March 01, 2016
Communications and Marketing
More than two dozen Saint Anselm College students are spending their spring break traveling abroad as part of two global seminar courses: Medieval Philosophy and Historical Perspectives on Health, Welfare, Disease & Society. In the Netherlands students are learning about Dutch culture and discussing medieval philosophy while nursing students in Italy are exploring the history of the nursing profession.
Both groups are traveling Feb. 26 to March 6 accompanied by their course professors. Throughout the week, students will explore a variety of historical sites and continue their course studies, while experiencing the countries' culture first-hand.
Global seminars are short-term courses that are offered during the spring semester and summer school. Spring semester courses combine classroom instruction throughout the semester and include an international component during spring break. The global component enables Saint Anselm students to expand classroom learning, experiencing first-hand the content they learned on campus.
Philosophy in the Netherlands
The 12 students traveling to Nijmegen, Netherlands are accompanied by philosophy professors Robert Anderson and Joshua Tepley. Since the beginning of the semester, the Saint Anselm students have been linked online with Professor Bakker's Medieval Philosophy course from Radbond University in Nijmegen, Netherlands. The week abroad gives the students the opportunity to meet their Dutch peers face-to-face.
Chair of the Philosophy Department, Max Latona, said the two courses require the students to interact intellectually and response to each other's questions: "In class, the students share common readings, exercises, and prompts online."
The trip itinerary includes a variety of traveling and philosophical engagement with the Dutch students, along with exploring Nijmegen by bicycle, having the option to city walk in Utrecht or Cologne, Germany, and touring various sites in Amsterdam.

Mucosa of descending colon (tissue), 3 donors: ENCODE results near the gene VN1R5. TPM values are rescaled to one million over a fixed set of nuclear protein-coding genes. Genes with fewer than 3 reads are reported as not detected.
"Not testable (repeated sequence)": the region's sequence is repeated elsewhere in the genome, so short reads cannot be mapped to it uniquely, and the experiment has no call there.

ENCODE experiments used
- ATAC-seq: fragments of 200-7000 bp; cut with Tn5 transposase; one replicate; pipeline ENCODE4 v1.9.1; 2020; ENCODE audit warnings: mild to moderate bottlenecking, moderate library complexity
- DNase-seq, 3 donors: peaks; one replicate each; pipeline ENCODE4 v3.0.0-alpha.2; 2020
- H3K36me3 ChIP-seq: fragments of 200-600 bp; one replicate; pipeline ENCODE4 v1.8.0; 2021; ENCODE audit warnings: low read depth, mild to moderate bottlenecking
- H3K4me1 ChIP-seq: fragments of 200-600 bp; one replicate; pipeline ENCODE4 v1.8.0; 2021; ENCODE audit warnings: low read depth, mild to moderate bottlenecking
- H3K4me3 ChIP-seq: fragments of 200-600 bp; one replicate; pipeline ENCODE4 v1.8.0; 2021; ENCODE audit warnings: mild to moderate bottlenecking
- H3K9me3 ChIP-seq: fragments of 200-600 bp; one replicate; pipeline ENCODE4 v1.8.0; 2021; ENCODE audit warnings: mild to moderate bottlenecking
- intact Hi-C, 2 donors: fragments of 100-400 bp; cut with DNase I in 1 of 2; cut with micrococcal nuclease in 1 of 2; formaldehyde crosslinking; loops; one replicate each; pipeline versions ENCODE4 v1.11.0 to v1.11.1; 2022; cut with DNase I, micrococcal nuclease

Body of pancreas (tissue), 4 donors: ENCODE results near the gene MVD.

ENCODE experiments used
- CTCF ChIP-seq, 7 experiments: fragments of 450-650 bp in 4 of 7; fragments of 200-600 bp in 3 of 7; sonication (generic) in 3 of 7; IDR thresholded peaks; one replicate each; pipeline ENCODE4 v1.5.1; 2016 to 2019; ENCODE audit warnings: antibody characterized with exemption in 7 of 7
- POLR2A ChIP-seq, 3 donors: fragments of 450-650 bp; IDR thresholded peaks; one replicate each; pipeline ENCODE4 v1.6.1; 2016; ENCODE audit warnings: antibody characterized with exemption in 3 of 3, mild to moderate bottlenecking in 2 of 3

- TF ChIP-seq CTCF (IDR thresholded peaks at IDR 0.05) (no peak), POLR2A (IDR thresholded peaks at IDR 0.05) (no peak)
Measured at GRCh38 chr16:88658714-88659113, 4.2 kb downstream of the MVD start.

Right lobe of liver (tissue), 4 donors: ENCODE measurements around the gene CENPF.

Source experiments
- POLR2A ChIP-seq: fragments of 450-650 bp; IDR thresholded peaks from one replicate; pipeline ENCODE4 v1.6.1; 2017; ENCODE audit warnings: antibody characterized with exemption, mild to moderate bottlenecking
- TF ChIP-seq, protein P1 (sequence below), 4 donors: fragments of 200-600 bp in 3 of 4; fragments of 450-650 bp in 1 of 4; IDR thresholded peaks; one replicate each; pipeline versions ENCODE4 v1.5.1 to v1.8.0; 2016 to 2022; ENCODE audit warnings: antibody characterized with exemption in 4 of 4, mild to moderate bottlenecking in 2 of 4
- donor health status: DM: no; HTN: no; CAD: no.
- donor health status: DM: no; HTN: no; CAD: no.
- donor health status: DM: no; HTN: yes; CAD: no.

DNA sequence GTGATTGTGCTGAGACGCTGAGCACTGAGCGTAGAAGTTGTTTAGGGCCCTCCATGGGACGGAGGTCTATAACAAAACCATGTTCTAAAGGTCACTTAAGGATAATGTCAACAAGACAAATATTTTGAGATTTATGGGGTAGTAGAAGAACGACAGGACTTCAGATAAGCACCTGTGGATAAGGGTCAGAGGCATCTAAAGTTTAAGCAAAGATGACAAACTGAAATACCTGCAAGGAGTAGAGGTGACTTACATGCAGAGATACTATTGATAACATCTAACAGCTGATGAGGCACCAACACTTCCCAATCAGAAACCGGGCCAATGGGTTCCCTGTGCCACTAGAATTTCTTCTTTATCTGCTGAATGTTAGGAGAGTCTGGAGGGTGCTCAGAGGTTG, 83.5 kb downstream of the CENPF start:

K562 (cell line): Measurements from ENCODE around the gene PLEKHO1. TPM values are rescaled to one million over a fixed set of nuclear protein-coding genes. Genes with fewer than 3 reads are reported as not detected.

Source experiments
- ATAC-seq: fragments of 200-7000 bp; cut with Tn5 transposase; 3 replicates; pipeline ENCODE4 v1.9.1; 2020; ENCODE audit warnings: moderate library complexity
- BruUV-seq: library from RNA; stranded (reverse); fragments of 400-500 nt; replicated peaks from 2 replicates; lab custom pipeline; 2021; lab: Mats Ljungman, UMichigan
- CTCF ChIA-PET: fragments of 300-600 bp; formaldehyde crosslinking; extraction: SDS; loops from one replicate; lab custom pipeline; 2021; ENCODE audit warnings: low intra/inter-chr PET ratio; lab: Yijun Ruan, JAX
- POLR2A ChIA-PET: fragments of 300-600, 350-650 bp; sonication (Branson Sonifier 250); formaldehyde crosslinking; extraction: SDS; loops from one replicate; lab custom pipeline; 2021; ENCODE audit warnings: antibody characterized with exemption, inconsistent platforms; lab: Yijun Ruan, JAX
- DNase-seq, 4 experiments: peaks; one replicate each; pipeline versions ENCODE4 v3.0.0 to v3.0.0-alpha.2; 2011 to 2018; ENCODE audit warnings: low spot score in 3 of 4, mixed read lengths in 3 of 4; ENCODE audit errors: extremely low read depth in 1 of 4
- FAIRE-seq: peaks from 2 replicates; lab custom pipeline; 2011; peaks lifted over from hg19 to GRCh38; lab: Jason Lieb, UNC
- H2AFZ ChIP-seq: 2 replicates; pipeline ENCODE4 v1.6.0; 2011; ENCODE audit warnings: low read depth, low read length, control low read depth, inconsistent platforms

Anderson believes the traveling component adds an important piece to the course. His hope is that the students will gain a greater understanding and appreciation for the Dutch culture.
"The Middle Ages is a concept in a bunch of words that have a reality behind them. By traveling, students can see where these concepts originate and flourish," Anderson said. "The Dutch have preserved this culture, celebrate it, and have made it available to others."
Nursing in Italy
The second course, co-taught by professors Margret Carson and Kathleen Cahill, takes students to Rome and Florence, Italy, where they are studying healthcare from a historical perspective through examining the concepts of disease, contagions, hospitals, and mental and public health.
Through a required study abroad experience, nursing students are assigned to journal their observations and make connections back to their course learning. During their 10-day tour, they are exploring historic hospitals to discuss the development of healthcare, and then active hospitals to interact with Italian nurses and residents. Included in the hospital tours, students are taking notice of the physical structures, learning how healthcare was once delivered, and discovering first-hand what healthcare is like in another country.
Professors Carson and Cahill believe it is important for their students to take a historical approach on nursing.
"You learn a lot about something when you look at it historically," Carson said. "What lessons do we learn on how to improve something? What can we learn to not make those same mistakes again?"
"It's interesting for us to look at things from a different perspective, to go to the root of where that history is and see how far we've come in a particular discipline," said Cahill.
The trip itinerary also includes touring the Vatican Museum, Sistine Chapel, Saint Peter's Basilica, and the Uffizi Museum as well as day-trips to the towns of Siena, San Gimignano, and Lucca.
Follow the students' adventures on the college blog.
Story by Liliana Kane '16
Photos: Top: Students enjoying canals in Utrecht; Bottom: Nursing students at Trevi Fountain in Rome